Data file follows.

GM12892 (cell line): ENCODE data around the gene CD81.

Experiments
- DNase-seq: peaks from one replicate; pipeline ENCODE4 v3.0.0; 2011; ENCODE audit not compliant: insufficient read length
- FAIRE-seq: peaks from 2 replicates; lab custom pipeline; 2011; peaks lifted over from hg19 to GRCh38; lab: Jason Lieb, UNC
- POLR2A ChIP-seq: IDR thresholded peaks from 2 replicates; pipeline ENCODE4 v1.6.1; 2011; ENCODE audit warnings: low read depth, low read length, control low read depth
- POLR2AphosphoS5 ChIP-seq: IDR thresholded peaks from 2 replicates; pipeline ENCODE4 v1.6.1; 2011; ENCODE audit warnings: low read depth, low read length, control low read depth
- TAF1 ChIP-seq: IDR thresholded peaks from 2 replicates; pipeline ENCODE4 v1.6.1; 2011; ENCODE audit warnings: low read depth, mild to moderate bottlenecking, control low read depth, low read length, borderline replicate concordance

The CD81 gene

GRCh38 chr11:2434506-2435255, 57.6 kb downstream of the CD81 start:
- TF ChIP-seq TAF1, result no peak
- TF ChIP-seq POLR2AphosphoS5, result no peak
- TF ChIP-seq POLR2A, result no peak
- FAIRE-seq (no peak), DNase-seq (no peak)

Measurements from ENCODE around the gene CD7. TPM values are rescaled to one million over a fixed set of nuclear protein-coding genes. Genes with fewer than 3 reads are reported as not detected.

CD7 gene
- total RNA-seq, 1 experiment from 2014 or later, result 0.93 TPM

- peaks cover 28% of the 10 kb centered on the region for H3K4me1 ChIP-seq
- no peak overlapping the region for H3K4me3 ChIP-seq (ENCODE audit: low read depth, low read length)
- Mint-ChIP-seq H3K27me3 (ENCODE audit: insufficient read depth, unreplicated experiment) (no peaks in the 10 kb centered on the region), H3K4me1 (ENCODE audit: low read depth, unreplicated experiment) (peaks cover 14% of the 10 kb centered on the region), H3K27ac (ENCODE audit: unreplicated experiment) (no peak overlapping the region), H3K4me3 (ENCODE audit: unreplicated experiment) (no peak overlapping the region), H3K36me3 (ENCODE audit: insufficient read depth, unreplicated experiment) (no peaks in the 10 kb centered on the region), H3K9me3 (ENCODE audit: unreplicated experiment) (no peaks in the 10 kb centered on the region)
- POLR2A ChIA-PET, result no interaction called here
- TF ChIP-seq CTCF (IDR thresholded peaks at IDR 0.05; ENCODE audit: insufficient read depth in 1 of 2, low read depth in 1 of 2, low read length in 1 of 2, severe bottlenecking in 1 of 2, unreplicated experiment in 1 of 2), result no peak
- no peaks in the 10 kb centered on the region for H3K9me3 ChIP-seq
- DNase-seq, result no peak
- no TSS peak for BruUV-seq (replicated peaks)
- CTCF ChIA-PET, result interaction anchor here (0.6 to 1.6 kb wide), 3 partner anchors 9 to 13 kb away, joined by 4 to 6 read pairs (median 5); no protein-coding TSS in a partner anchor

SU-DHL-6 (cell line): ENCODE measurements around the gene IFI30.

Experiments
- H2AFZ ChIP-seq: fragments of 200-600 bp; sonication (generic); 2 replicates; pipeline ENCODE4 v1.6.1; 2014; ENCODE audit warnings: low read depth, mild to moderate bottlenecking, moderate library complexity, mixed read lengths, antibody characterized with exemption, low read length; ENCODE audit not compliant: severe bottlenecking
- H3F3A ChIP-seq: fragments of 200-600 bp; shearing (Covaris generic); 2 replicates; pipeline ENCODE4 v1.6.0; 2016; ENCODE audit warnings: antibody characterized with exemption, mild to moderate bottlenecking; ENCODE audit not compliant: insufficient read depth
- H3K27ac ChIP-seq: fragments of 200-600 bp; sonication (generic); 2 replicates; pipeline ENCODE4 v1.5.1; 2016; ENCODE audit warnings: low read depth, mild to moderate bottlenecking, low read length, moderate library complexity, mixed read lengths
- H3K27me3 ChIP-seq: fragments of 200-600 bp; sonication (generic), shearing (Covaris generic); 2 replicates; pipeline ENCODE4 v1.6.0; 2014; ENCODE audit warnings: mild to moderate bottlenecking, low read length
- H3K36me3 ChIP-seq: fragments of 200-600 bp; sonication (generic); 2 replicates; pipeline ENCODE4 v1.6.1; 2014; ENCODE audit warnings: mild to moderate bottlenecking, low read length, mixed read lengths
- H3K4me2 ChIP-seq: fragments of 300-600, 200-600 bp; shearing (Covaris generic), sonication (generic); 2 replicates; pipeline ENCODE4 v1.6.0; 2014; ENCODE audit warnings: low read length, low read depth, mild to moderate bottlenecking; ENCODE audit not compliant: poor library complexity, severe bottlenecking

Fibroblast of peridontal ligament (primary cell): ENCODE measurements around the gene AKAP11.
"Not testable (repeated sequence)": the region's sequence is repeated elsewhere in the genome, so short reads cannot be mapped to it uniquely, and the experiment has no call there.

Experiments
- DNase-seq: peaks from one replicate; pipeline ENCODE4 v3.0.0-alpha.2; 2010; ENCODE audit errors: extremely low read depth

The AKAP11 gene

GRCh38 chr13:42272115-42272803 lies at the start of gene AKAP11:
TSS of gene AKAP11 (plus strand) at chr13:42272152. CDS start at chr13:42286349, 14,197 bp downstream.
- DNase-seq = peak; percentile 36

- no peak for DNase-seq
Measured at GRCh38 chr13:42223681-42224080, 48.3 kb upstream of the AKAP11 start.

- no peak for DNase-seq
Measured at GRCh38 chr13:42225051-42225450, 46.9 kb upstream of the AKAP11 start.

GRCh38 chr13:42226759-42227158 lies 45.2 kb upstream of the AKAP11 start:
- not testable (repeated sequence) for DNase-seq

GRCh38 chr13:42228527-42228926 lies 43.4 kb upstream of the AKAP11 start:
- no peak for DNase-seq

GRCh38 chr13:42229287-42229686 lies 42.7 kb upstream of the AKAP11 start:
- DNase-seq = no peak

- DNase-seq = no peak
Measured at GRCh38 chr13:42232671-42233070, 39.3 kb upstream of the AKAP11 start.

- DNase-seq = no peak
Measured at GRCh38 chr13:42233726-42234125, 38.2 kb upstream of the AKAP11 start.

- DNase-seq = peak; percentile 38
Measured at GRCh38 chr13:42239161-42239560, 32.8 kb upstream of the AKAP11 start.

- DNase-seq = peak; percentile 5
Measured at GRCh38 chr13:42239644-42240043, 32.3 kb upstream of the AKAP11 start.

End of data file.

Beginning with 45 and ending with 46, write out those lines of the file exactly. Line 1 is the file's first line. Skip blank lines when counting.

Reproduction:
Measured at GRCh38 chr13:42225051-42225450, 46.9 kb upstream of the AKAP11 start.

GRCh38 chr13:42226759-42227158 lies 45.2 kb upstream of the AKAP11 start: